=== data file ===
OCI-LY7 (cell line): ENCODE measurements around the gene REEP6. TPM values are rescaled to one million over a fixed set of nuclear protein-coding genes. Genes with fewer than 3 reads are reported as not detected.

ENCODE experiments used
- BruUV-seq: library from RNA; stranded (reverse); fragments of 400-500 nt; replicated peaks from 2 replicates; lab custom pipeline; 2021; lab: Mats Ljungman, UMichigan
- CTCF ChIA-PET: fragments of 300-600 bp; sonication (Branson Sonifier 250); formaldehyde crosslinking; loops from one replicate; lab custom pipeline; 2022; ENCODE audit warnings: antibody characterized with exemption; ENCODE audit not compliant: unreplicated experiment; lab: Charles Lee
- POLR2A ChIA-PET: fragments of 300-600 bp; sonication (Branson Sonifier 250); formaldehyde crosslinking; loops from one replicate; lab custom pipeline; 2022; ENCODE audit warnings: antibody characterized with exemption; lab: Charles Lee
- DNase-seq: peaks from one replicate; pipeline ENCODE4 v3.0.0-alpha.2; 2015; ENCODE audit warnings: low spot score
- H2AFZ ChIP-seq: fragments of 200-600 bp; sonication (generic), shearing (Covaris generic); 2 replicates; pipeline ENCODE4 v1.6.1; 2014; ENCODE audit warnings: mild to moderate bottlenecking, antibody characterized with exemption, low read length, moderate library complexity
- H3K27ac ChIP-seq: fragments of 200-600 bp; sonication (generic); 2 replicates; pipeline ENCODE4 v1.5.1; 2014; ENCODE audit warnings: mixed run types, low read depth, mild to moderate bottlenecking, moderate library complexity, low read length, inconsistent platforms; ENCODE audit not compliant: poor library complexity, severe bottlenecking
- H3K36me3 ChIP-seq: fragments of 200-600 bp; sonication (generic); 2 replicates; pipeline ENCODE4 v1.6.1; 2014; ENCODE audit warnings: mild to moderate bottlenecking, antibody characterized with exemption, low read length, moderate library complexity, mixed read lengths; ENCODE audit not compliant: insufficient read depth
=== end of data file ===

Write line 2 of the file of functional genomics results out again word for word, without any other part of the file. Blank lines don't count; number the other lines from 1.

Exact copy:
ENCODE experiments used